A need exists to stabilize support for a critical nucleus of full-time faculty members in the Department of Clinical Pharmacy. In the view of the evaluation team, the ratio utilized for allocating faculty FTE to the School of Pharmacy is inappropriately high, and does not recognize the nature of the Doctor of Pharmacy program as a true graduate/professional degree, a characterization that is more evident than ever consistent with national trends in pharmaceutical education. While the School has been successful enough to have access to a variety of sources of soft funds to provide this support, it is viewed, in essence, to be somewhat of a victim of this success, as adequate support for key faculty positions is based on a constantly changing array of soft funding.

The evaluation team urges continued support from the University to address these key issues to the extent possible. The Evaluation Team wishes to underscore the need for enhanced permanent funding for faculty salaries via any mechanism to alleviate the present and potentially tenuous situation that relies heavily on leveraged, non-recurring support.

Other funding priorities for the School, as presented to the UCSF administration, are also viewed to be very important by the Evaluation Team. Funding for faculty recruitment, particularly in the form of non-recurring start-up funds is critical to the School’s ability to attract the type and caliber of individuals necessary to fulfill and sustain the School’s goals. Funding to support new programs and centers that are being developed is also needed to sustain the School’s growth and development.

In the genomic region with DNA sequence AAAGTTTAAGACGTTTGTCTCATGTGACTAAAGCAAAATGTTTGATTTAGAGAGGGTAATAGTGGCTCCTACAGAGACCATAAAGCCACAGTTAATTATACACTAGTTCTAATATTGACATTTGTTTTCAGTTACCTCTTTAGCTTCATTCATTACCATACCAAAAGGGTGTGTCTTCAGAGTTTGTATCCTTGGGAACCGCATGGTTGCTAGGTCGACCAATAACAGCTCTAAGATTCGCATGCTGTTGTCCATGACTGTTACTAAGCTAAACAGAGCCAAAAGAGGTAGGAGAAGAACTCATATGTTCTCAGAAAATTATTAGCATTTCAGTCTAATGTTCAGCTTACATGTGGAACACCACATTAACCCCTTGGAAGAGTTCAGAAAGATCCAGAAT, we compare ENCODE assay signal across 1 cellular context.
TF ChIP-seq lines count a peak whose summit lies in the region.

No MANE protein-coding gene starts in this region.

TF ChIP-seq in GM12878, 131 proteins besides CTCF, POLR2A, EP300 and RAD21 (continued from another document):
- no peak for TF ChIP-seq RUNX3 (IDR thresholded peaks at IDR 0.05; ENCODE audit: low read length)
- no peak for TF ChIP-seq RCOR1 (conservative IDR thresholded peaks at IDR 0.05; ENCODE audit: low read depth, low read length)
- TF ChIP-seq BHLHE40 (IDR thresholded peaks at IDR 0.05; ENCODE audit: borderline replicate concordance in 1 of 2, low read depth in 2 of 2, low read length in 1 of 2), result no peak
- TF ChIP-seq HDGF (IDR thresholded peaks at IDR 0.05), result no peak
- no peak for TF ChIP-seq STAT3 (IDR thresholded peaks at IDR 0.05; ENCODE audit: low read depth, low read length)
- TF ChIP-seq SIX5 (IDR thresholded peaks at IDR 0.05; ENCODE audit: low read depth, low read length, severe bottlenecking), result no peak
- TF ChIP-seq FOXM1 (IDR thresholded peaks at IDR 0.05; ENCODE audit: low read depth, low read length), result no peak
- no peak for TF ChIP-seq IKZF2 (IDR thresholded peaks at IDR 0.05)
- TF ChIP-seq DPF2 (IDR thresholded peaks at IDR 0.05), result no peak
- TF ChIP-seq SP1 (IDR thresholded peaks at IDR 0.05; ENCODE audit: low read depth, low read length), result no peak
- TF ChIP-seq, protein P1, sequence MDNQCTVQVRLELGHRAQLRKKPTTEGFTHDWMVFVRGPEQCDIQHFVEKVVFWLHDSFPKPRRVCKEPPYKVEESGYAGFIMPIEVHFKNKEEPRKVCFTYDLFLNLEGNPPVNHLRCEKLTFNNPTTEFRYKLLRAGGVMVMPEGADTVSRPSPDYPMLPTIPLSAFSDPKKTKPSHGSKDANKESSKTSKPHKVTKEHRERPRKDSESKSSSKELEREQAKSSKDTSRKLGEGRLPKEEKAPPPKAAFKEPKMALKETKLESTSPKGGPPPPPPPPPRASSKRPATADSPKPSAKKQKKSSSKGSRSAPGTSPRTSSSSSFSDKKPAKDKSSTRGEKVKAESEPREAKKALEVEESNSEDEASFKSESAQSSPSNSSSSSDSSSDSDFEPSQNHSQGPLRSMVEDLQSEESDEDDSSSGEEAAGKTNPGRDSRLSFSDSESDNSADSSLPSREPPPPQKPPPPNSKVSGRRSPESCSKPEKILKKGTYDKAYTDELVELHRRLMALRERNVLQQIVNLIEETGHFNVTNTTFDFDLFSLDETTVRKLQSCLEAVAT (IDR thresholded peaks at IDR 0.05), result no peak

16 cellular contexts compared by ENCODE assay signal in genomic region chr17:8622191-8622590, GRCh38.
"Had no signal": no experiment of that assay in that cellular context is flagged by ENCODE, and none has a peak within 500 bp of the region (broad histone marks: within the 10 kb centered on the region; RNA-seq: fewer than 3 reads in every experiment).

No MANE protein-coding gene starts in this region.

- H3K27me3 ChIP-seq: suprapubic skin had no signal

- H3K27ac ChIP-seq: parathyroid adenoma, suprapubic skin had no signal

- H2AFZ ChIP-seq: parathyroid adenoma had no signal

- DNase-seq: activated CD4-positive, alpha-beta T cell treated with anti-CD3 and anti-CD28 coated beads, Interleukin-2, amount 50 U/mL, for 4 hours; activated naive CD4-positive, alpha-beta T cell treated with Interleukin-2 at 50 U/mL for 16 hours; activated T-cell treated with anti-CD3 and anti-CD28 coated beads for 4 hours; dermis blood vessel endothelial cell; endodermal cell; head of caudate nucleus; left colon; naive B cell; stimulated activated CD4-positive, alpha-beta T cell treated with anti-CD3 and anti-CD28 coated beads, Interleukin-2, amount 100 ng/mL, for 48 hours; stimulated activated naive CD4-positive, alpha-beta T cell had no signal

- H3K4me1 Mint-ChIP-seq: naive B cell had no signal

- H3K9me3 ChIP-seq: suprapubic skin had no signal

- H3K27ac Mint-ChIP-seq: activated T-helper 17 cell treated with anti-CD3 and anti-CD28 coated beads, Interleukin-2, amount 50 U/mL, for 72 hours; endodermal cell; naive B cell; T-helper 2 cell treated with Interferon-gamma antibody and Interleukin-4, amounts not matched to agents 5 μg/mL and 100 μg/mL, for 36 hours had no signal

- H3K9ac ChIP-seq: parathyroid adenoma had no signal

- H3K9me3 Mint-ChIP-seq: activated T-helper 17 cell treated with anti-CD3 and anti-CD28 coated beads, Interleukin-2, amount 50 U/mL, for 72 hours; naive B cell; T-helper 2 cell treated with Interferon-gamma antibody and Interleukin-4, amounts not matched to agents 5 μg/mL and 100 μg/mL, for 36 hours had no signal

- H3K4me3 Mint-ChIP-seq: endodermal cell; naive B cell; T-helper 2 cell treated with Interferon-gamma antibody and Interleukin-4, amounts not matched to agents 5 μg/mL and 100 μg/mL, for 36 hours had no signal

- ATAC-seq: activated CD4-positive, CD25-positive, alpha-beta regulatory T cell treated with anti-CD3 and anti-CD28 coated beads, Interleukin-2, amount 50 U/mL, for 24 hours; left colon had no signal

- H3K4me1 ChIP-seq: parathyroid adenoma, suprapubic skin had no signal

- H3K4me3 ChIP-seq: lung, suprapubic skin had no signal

As the School has provided the vision for the establishment of new programs and centers, it is important that the School maintains its leadership role as the programs and centers continue to develop and mature. It is the view of the Evaluation Team that the UCSF administration, particularly the Chancellor, and other campus leaders are supportive of the School and its needs.

A need exists for additional staff and infrastructure support for a range of School endeavors. This includes infrastructure to support faculty research efforts (e.g., grants, etc.), as well as additional support to assist faculty members in preparing for and delivering the new curriculum, particularly the focused curricular pathways, as they are especially labor intensive to deliver.

As stated by the Dean, “The quality, quantity, and location of space designated to the School continue to be problematic.” While relief to a certain extent is anticipated with the development of the Mission Bay campus, this development alone will not address all of the School’s space needs.

Evaluate and refine new curricular pathways. Now that the new curriculum for the Doctor of Pharmacy program has been fully implemented, efforts should focus on review, refinement and maturation. As noted earlier, the faculty is to be commended for its efforts to develop and implement the new Doctor of Pharmacy curriculum. This new curriculum is viewed to be innovative, and is particularly labor intensive when considering some of its unique elements, such as the focused curricular pathways and the student projects. It is thus noted that the programmatic changes that have been made have significant resource implications.

While recognizing that this has been an arduous task, it is critical that momentum be maintained, so as to ensure the curriculum achieves its desired outcomes.